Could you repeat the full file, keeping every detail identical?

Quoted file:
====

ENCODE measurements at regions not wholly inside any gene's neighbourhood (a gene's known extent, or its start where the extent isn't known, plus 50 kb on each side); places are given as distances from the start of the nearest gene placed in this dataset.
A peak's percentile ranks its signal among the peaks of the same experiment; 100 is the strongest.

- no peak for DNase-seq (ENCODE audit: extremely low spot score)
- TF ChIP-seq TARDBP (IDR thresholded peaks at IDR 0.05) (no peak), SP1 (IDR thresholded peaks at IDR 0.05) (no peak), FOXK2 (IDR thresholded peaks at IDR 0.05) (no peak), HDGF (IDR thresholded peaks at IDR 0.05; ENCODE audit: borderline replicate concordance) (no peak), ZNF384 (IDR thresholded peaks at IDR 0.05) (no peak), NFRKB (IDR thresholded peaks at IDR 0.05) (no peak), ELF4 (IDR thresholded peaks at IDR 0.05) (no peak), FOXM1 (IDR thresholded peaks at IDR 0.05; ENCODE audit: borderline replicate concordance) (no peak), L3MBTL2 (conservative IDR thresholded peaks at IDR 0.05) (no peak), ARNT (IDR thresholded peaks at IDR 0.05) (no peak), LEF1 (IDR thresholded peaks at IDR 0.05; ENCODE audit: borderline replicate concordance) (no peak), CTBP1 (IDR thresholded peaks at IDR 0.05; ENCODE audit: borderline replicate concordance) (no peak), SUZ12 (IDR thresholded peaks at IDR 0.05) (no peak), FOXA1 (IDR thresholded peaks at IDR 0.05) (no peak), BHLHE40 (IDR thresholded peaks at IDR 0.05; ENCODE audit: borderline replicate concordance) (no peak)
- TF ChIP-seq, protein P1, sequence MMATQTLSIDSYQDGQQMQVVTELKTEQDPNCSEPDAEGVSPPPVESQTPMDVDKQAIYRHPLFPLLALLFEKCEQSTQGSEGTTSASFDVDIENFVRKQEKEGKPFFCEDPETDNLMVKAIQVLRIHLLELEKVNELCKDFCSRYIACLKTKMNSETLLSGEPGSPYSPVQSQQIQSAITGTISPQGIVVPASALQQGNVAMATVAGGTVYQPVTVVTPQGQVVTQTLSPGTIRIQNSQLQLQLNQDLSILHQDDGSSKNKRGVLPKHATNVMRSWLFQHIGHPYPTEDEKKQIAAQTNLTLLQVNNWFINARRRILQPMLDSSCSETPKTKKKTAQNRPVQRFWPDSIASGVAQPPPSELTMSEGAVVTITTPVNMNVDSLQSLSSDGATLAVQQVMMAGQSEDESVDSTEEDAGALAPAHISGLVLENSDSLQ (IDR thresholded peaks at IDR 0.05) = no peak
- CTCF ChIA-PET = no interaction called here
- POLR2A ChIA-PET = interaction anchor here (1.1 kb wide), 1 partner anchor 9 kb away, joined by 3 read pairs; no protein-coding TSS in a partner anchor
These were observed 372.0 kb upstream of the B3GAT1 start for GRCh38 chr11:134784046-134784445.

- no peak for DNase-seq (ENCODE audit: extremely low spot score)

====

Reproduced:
ENCODE measurements at regions not wholly inside any gene's neighbourhood (a gene's known extent, or its start where the extent isn't known, plus 50 kb on each side); places are given as distances from the start of the nearest gene placed in this dataset.
A peak's percentile ranks its signal among the peaks of the same experiment; 100 is the strongest.

- no peak for DNase-seq (ENCODE audit: extremely low spot score)
- TF ChIP-seq TARDBP (IDR thresholded peaks at IDR 0.05) (no peak), SP1 (IDR thresholded peaks at IDR 0.05) (no peak), FOXK2 (IDR thresholded peaks at IDR 0.05) (no peak), HDGF (IDR thresholded peaks at IDR 0.05; ENCODE audit: borderline replicate concordance) (no peak), ZNF384 (IDR thresholded peaks at IDR 0.05) (no peak), NFRKB (IDR thresholded peaks at IDR 0.05) (no peak), ELF4 (IDR thresholded peaks at IDR 0.05) (no peak), FOXM1 (IDR thresholded peaks at IDR 0.05; ENCODE audit: borderline replicate concordance) (no peak), L3MBTL2 (conservative IDR thresholded peaks at IDR 0.05) (no peak), ARNT (IDR thresholded peaks at IDR 0.05) (no peak), LEF1 (IDR thresholded peaks at IDR 0.05; ENCODE audit: borderline replicate concordance) (no peak), CTBP1 (IDR thresholded peaks at IDR 0.05; ENCODE audit: borderline replicate concordance) (no peak), SUZ12 (IDR thresholded peaks at IDR 0.05) (no peak), FOXA1 (IDR thresholded peaks at IDR 0.05) (no peak), BHLHE40 (IDR thresholded peaks at IDR 0.05; ENCODE audit: borderline replicate concordance) (no peak)
- TF ChIP-seq, protein P1, sequence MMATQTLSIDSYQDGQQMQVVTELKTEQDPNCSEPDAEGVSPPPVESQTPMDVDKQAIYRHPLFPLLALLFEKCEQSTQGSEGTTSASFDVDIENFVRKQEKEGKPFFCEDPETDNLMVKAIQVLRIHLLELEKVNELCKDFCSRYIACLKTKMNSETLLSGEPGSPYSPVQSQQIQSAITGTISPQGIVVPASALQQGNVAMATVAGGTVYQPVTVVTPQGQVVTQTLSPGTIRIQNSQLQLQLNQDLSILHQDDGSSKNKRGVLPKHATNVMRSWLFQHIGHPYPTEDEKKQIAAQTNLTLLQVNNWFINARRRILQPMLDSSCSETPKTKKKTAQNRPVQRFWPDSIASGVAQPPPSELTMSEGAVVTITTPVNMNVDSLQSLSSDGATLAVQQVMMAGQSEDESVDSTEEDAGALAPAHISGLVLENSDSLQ (IDR thresholded peaks at IDR 0.05) = no peak
- CTCF ChIA-PET = no interaction called here
- POLR2A ChIA-PET = interaction anchor here (1.1 kb wide), 1 partner anchor 9 kb away, joined by 3 read pairs; no protein-coding TSS in a partner anchor
These were observed 372.0 kb upstream of the B3GAT1 start for GRCh38 chr11:134784046-134784445.

- no peak for DNase-seq (ENCODE audit: extremely low spot score)